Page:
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Opinion: Now is not the time to raise property taxes on Missouri farmers

When I was growing up on the farm, we had no air conditioning, limited heat, and the only new vehicle we ever owned was a Gleaner M2 combine. So I understand firsthand the struggles of Missouri’s farmers. Every year is a battle for survival, with farming families at the mercy of the weather, markets, and national politics. These past few years have brought additional difficulties few could have imagined, from droughts and flooding to a pandemic, and now a supply chain crisis the likes of which we have never seen. With all of these challenges pressing on the farm families of our state, now is not the time to add to their burdens by raising property taxes on farmland.

Every two years, the State Tax Commission evaluates whether to raise property taxes on farmland and makes a recommendation to the Missouri Legislature, which the legislature can accept or reject. Any proposed tax increase must be weighed against the increasing costs on farmers at a time when prices for equipment, supplies, and labor are higher than ever. Farmers are getting hit by the same skyrocketing inflation that is affecting us all, as shown by the Fertilizer Price Index, which is at an all-time high.

Rep. J. Eggleston

On top of these concerns, the Biden administration and his bureaucrats at the EPA are considering changing the regulations on pesticides and herbicides, which would throw the 2022 growing season into further disarray. Farmers’ plans for the growing season will be jeopardized if the EPA goes through with their proposed changes, and there could be a decrease in crop yields as well because farmers will have to find alternative methods of handling weeds and other pests.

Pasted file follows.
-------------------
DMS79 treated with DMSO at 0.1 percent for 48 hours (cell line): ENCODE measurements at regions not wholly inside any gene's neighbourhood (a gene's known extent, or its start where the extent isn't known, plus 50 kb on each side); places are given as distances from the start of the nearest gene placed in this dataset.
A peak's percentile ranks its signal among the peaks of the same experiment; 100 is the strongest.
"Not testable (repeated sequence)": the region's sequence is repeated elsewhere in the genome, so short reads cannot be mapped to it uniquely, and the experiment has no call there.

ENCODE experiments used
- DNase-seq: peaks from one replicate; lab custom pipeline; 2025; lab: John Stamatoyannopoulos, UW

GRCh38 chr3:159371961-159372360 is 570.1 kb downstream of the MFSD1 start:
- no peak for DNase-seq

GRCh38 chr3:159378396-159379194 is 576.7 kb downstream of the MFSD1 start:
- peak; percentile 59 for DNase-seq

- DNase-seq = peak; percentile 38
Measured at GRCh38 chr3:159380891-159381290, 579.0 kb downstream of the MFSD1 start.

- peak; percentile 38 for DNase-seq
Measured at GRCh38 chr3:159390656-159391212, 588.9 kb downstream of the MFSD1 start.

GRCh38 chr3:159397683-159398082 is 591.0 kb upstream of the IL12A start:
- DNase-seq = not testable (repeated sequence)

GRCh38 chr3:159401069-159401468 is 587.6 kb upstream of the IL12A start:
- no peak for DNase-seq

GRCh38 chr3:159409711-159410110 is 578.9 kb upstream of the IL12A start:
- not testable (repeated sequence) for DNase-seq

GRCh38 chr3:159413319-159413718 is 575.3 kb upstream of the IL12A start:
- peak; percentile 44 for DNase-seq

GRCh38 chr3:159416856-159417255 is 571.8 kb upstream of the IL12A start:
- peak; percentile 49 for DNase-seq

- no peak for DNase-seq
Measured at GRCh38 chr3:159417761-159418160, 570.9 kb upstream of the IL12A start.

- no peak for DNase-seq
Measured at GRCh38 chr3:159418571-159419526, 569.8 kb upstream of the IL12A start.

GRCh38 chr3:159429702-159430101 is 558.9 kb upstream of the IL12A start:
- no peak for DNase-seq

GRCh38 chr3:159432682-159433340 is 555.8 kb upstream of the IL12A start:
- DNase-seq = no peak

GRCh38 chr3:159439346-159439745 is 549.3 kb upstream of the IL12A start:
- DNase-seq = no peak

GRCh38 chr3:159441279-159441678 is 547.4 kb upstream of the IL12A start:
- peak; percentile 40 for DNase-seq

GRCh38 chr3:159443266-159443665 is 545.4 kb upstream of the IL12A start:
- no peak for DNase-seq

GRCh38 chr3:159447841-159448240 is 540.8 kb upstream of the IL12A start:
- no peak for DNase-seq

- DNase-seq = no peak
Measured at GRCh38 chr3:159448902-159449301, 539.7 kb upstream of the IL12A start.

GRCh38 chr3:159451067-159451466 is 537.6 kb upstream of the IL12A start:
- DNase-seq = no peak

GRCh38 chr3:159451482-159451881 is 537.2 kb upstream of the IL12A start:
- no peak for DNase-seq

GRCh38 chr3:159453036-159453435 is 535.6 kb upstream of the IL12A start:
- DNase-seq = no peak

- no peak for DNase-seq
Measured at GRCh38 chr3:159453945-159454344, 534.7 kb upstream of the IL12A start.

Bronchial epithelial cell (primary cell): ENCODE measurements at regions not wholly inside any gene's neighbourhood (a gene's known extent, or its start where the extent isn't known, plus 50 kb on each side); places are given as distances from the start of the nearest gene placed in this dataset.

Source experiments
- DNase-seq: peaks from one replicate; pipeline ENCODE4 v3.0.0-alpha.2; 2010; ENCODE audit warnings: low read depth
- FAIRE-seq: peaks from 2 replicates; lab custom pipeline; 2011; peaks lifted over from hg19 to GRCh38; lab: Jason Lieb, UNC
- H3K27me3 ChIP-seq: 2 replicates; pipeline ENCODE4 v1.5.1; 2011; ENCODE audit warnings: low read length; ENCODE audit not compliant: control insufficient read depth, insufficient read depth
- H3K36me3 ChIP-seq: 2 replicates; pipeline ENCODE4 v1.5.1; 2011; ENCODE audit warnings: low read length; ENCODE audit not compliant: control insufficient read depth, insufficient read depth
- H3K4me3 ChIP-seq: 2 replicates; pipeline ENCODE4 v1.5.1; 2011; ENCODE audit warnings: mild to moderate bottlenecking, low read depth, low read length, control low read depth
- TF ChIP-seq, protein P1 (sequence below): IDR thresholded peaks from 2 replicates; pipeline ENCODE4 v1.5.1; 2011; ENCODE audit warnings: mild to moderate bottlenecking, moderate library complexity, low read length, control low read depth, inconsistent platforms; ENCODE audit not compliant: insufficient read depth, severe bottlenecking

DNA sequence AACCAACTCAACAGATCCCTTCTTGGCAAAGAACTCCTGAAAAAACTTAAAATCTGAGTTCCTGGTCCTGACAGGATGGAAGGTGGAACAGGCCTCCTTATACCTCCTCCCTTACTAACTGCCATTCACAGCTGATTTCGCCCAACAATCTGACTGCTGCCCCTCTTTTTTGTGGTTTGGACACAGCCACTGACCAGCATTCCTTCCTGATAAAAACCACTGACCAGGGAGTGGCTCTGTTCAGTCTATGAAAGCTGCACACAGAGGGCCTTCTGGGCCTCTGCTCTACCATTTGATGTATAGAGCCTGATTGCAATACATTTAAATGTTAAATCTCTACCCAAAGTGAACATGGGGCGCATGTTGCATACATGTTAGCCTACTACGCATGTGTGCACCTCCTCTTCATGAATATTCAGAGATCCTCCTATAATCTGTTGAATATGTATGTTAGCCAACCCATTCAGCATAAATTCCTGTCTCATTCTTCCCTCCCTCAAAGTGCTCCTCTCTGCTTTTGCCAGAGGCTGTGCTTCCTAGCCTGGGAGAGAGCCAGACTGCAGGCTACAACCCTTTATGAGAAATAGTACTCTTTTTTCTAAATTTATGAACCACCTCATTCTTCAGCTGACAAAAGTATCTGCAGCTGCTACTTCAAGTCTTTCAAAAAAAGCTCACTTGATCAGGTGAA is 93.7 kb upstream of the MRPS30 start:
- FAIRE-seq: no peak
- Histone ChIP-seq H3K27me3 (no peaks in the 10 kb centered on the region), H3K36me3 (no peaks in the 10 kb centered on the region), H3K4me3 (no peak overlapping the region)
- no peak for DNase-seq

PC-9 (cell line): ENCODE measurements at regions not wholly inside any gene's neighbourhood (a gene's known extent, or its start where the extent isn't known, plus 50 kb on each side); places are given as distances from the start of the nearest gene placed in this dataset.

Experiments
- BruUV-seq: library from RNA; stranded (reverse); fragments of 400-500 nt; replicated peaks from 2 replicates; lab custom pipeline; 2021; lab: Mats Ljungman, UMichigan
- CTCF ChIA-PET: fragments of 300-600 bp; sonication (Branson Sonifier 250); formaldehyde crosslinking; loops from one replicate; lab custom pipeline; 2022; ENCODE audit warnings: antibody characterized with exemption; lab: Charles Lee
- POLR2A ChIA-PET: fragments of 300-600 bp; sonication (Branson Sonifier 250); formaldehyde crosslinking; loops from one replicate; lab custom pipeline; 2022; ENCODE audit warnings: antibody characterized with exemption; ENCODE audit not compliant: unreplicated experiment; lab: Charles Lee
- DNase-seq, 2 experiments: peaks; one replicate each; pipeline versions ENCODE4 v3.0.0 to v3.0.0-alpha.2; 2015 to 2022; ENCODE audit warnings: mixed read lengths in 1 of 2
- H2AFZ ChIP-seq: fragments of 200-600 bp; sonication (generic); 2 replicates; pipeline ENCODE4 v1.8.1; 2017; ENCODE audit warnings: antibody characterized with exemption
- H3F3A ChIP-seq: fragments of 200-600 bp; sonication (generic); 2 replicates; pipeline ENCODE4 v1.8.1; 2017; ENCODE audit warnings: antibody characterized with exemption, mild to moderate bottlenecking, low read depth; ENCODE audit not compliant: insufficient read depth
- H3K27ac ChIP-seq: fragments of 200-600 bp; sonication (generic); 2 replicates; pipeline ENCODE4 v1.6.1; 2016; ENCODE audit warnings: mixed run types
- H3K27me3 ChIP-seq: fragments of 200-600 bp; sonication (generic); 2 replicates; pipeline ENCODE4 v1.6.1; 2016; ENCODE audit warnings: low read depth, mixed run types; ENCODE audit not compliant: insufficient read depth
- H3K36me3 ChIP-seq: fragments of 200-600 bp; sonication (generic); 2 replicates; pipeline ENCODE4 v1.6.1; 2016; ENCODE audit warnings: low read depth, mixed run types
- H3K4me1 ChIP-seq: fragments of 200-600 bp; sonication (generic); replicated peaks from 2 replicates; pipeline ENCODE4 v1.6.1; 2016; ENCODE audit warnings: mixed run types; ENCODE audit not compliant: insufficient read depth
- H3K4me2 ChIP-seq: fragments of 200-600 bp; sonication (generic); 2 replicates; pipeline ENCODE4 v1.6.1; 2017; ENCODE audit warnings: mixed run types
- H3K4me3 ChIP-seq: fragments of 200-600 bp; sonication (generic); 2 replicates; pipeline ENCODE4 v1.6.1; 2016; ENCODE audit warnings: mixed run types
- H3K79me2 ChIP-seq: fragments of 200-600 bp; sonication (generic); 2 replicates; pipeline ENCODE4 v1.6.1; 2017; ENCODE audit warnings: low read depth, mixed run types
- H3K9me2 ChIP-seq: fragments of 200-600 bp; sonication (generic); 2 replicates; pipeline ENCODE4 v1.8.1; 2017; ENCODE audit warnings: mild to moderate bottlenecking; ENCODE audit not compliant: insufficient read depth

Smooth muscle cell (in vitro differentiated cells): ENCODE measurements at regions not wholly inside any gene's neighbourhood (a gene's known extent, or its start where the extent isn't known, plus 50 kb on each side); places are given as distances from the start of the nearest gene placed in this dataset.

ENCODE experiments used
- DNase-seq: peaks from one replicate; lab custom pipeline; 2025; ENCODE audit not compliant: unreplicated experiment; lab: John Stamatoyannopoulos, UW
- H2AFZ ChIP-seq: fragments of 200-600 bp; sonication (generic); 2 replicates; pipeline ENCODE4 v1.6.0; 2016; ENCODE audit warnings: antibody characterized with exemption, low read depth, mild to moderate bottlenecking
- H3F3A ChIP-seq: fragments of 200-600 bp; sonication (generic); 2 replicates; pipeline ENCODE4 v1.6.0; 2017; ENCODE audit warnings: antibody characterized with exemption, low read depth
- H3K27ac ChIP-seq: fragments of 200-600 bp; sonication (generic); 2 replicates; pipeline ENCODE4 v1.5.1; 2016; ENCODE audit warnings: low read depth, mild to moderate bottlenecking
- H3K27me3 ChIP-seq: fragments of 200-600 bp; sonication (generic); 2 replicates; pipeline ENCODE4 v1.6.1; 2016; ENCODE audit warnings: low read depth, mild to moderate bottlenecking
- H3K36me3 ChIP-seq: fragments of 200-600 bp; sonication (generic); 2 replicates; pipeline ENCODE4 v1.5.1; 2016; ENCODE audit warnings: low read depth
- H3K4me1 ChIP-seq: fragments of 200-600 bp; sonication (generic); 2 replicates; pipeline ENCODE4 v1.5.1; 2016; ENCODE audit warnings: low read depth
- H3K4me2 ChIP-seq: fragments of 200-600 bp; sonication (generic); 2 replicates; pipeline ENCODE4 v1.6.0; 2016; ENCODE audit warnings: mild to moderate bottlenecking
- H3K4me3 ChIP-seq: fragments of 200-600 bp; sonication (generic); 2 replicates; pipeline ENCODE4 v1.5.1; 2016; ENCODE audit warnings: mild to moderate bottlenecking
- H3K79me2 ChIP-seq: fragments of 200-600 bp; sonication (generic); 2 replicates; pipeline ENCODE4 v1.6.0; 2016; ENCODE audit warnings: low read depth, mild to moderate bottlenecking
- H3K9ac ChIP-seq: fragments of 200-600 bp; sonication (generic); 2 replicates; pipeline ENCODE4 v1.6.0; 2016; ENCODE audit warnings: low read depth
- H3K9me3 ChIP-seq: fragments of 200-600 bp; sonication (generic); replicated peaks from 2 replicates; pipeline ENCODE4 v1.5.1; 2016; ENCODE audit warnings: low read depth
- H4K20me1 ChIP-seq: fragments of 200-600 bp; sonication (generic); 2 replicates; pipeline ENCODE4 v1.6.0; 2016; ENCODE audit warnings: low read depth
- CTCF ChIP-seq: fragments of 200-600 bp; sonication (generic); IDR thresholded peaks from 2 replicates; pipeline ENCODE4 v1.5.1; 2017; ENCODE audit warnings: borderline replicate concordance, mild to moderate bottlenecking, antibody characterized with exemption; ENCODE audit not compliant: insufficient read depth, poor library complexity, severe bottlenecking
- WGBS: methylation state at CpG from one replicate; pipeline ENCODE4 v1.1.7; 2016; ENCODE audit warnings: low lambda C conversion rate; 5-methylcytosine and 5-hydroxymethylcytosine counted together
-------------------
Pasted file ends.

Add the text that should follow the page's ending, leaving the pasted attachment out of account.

Finally, our economy is facing a tight labor shortage, affecting America’s ability to manufacture and move goods. This supply chain crisis means it is more difficult than ever for farmers and ranchers to get the seed, feed, and equipment they need while also trying to deliver their crops and livestock to market. With our own federal government burdening Missouri farmers through its policies, the State Tax Commission should not add to their woes.

Considering the soaring costs our farmers are facing, it would be unwise to further burden our farmers and their families by raising taxes on farmland during these extraordinary times. A tax increase is a chief concern of agriculture groups from around the state who represent the interests of our farmers. The State Tax Commission should recommend a zero tax increase for farmers this year. If it does not, the Missouri Legislature will have an opportunity to weigh in during the upcoming session, and I bet most members of the Missouri House will oppose such an increase. I know I will.